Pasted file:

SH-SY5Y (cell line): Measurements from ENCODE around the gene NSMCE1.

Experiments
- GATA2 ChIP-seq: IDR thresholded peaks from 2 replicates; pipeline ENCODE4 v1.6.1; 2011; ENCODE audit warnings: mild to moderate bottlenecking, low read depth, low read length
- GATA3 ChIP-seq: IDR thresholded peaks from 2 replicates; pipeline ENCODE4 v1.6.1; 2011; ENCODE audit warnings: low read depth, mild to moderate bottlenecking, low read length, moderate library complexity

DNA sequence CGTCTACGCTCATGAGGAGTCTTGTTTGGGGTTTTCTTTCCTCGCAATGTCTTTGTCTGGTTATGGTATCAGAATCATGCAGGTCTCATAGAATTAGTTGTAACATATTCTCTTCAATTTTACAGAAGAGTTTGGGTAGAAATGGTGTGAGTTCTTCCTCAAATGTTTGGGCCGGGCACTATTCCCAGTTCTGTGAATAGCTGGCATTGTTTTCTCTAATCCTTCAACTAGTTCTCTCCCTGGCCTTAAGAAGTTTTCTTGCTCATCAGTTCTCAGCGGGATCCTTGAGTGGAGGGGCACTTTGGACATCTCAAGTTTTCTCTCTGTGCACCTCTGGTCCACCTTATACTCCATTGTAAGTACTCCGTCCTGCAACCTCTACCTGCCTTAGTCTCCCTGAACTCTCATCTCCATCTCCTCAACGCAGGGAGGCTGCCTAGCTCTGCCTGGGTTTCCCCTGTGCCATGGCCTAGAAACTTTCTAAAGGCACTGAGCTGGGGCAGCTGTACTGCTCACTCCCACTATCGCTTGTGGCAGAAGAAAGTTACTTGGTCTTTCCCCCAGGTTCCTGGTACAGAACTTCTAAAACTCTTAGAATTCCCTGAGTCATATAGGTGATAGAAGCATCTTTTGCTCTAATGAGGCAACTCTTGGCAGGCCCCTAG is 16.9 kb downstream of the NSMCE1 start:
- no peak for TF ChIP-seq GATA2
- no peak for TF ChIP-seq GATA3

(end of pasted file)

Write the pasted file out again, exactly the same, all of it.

SH-SY5Y (cell line): Measurements from ENCODE around the gene NSMCE1.

Experiments
- GATA2 ChIP-seq: IDR thresholded peaks from 2 replicates; pipeline ENCODE4 v1.6.1; 2011; ENCODE audit warnings: mild to moderate bottlenecking, low read depth, low read length
- GATA3 ChIP-seq: IDR thresholded peaks from 2 replicates; pipeline ENCODE4 v1.6.1; 2011; ENCODE audit warnings: low read depth, mild to moderate bottlenecking, low read length, moderate library complexity

DNA sequence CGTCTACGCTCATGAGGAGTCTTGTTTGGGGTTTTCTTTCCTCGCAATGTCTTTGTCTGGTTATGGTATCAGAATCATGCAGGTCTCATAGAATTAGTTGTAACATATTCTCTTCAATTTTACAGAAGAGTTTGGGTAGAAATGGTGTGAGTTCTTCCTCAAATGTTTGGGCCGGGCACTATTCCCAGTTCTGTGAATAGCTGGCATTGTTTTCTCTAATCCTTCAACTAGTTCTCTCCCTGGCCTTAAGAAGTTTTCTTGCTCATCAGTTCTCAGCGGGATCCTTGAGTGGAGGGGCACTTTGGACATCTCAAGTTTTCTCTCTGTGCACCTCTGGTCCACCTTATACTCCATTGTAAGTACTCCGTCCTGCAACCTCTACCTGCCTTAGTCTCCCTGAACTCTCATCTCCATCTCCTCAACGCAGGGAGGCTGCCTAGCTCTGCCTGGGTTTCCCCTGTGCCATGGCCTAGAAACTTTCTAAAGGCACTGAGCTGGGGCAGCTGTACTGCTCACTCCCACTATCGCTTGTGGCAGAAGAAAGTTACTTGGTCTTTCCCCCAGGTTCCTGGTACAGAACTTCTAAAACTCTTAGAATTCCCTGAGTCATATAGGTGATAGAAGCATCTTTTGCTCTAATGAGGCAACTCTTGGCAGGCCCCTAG is 16.9 kb downstream of the NSMCE1 start:
- no peak for TF ChIP-seq GATA2
- no peak for TF ChIP-seq GATA3